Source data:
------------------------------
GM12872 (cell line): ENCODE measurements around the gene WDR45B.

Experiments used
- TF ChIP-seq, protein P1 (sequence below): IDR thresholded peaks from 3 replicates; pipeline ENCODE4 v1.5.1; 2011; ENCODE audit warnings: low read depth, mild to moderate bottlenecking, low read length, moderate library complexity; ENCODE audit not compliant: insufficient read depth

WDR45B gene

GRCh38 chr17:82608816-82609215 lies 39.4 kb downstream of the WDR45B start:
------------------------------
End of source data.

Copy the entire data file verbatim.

GM12872 (cell line): ENCODE measurements around the gene WDR45B.

Experiments used
- TF ChIP-seq, protein P1 (sequence below): IDR thresholded peaks from 3 replicates; pipeline ENCODE4 v1.5.1; 2011; ENCODE audit warnings: low read depth, mild to moderate bottlenecking, low read length, moderate library complexity; ENCODE audit not compliant: insufficient read depth

WDR45B gene

GRCh38 chr17:82608816-82609215 lies 39.4 kb downstream of the WDR45B start: